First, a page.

Commitment ceremonies (Or ‘When is a wedding not a wedding?’)

If you’ve never been to a commitment ceremony, or even if you have, you may be wondering what’s involved, and how you would set about organising one.  I thought I’d have a go at providing an overview that may help you to think about whether a commitment ceremony may be right for you.

Just as people grow through cycles and stage, so do our relationships.  A commitment ceremony is a beautiful way of marking and celebrating the deepening of a relationship as our love grows and matures.  Done well, the act of planning and holding a commitment ceremony can itself be a powerful deepening experience which will take your relationship to a new level of intimacy.

A commitment ceremony can be a celebration of a shared past – honouring the journey which has brought us to this point in our relationship. A commitment ceremony creates an opportunity to stop and appreciate the fullness of the love and joy that we feel in each others company.  It is also a declaration of our intentions for the future of our relationship.

Unless or until the law changes in Australia, same-sex couples do not have the right to legally register a marriage. That doesn’t mean you have to miss out on a full wedding experience – minus the legal paperwork.  On the other hand, holding a commitment ceremony does not preclude the possibility of getting legally married at some future point.  In this context it may be more akin to an engagement or betrothal ceremony, and it may be held very privately or shared with a wider community of friends and family.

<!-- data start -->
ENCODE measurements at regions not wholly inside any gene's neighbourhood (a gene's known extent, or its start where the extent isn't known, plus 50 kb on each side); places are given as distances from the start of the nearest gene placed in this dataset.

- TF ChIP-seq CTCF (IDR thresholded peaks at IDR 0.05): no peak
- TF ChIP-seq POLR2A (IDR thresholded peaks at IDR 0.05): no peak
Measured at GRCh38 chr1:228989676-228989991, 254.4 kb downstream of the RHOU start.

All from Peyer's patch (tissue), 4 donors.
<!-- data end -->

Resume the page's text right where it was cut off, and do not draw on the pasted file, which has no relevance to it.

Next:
At the heart of your commitment ceremony or wedding are the pledges or ‘vows’ that the two of you will make to each other.   To pledge is ‘to make a solemn binding promise’.  It is important that you and your beloved spend some time together getting very clear what it means to you to be making a commitment to the future of your relationship.  It is entirely up to you to decide what it is that you wish to promise to each other.  Is a lifelong union ‘to the exclusion of all others’ your intention?  If not, how do you envision the commitment that you will be making?